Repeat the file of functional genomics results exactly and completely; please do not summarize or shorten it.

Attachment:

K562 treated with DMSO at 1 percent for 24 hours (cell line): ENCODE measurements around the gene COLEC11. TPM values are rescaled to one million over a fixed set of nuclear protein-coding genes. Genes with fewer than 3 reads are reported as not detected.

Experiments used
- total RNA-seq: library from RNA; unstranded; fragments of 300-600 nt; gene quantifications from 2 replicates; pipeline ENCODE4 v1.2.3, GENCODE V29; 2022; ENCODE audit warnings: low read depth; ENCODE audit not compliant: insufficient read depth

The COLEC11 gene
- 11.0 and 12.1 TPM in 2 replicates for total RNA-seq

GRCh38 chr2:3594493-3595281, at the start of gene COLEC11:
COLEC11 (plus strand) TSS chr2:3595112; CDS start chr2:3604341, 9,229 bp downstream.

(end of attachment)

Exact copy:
K562 treated with DMSO at 1 percent for 24 hours (cell line): ENCODE measurements around the gene COLEC11. TPM values are rescaled to one million over a fixed set of nuclear protein-coding genes. Genes with fewer than 3 reads are reported as not detected.

Experiments used
- total RNA-seq: library from RNA; unstranded; fragments of 300-600 nt; gene quantifications from 2 replicates; pipeline ENCODE4 v1.2.3, GENCODE V29; 2022; ENCODE audit warnings: low read depth; ENCODE audit not compliant: insufficient read depth

The COLEC11 gene
- 11.0 and 12.1 TPM in 2 replicates for total RNA-seq

GRCh38 chr2:3594493-3595281, at the start of gene COLEC11:
COLEC11 (plus strand) TSS chr2:3595112; CDS start chr2:3604341, 9,229 bp downstream.